31 Pages Posted: 7 Feb 2017 Last revised: 16 Feb 2017
Date Written: 2016
An investor who purchases shares in a corporation, at a price that has been inflated by misleading information, suffers when the truth comes to light and the share price falls. A consumer seeking financing to buy a home suffers if a lender misleads the consumer about the cost and features of a mortgage that the consumer subsequently obtains. In the United States, investor protection regulations, as administered by the Securities and Exchange Commission (“SEC”), aim to address the first scenario by providing remedies for fraud in connection with the purchase or sale of a security. To address the latter scenario, a slew of federal consumer protection legislation exists that seeks to protect the consumer from unfair, deceptive, abusive and discriminatory practices. Since the enactment of the Dodd-Frank Wall Street Reform and Consumer Protection Act (“Dodd-Frank”), these consumer protection statutes have largely been administered by the Consumer Financial Protection Bureau (“CFPB”). In both of these examples, the primary focus is on the harm that individual investors and consumers can suffer at the hands of unscrupulous actors. However, both investors and consumers are – collectively – hurt more by the economic disruptions that follow a financial crisis than they are from individual instances of misconduct.
Despite this, a shared characteristic of the SEC and CFPB is that both agencies typically discharge their protector functions from a direct perspective. Unfortunately, such an approach neglects the indirect harm that consumers and investors suffer as a result of financial instability. That is not to say that the SEC and the CFPB are currently discharging their functions in identical ways: there are certainly striking differences in culture and approach that are evident when we compare the agencies, and when we compare investor- and consumer-targeted laws more generally. A more detailed analysis of such distinctions, and the design and purpose of the SEC and CFPB, can be found in the other contributions to this Symposium. The aim of this Article, however, is to illustrate the depth of harm that can befall both investors and consumers in the aftermath of a financial crisis, and in doing so, make the case that financial stability regulation – which aims to prevent such crises – should be conceptualized as a vitally important, albeit indirect, form of consumer protection and investor protection regulation.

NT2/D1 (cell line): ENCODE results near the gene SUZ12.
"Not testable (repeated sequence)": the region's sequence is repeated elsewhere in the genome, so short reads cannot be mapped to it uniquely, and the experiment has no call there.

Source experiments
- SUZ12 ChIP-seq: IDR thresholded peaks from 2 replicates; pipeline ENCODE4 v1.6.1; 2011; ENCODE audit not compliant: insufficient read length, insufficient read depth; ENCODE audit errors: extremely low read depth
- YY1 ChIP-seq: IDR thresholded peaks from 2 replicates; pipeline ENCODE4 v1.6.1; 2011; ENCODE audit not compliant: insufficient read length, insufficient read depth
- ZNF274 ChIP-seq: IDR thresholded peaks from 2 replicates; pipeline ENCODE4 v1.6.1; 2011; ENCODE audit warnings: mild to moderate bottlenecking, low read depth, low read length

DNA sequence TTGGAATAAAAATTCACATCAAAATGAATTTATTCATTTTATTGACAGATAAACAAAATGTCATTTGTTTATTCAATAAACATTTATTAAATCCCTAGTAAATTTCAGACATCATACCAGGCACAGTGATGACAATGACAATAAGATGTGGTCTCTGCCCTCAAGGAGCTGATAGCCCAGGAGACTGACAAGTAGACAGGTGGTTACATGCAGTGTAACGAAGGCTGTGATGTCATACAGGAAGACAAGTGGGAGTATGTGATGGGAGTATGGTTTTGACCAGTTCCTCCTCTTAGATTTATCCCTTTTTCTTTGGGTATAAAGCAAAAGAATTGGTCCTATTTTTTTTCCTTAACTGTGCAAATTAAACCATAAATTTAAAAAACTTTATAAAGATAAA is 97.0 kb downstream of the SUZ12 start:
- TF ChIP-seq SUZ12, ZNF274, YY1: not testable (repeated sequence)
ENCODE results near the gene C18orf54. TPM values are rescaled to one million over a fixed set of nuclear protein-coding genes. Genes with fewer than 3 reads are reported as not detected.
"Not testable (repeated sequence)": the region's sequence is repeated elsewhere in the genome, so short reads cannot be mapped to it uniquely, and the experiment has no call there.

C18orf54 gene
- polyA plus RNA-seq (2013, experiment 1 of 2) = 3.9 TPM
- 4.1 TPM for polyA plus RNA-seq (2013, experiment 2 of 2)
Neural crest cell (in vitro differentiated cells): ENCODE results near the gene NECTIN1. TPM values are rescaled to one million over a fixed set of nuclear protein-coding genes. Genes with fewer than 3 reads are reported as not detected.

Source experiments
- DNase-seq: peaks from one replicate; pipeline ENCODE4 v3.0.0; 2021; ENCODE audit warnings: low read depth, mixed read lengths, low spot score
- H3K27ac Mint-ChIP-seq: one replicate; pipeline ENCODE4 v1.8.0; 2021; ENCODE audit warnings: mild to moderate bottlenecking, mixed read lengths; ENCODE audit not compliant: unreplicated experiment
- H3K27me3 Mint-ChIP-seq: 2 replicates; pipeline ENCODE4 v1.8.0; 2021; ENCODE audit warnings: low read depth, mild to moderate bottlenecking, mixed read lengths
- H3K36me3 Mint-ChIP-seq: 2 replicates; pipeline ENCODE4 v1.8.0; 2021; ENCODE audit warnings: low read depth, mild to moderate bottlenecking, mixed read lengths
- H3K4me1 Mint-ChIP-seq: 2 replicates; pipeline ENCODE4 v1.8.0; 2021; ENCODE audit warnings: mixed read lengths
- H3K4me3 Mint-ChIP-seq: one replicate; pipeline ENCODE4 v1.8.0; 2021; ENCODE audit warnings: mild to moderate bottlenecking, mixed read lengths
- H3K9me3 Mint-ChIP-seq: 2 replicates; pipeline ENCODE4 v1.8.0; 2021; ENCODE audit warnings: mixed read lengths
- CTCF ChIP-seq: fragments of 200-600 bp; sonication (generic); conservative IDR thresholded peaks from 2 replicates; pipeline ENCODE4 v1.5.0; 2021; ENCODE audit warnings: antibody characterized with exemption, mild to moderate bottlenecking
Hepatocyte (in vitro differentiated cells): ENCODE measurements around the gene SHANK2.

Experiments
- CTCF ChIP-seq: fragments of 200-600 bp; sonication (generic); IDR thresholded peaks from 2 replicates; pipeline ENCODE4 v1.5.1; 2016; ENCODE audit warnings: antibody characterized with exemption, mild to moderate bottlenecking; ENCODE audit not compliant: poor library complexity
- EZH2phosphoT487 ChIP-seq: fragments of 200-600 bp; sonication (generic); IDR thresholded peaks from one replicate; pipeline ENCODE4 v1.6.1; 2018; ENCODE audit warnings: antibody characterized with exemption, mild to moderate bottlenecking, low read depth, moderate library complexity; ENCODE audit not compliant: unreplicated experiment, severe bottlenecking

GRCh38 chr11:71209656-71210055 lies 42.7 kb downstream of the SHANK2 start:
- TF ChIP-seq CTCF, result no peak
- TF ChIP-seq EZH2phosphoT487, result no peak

Suggested Citation: Suggested Citation
Allen, Hilary J., Financial Stability Regulation as Indirect Investor/Consumer Protection Regulation: Implications for Regulatory Mandates and Structure (2016). Tulane Law Review, Vol. 90, p.1113, 2016; Suffolk University Law School Research Paper No. 17-5. Available at SSRN: https://ssrn.com/abstract=2912355